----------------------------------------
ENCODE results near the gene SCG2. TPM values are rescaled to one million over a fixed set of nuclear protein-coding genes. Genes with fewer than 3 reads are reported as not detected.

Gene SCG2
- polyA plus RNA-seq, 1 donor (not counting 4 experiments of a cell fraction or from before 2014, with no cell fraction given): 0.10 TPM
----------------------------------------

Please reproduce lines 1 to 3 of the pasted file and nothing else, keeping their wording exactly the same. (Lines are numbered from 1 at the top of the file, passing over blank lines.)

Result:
ENCODE results near the gene SCG2. TPM values are rescaled to one million over a fixed set of nuclear protein-coding genes. Genes with fewer than 3 reads are reported as not detected.

Gene SCG2
- polyA plus RNA-seq, 1 donor (not counting 4 experiments of a cell fraction or from before 2014, with no cell fraction given): 0.10 TPM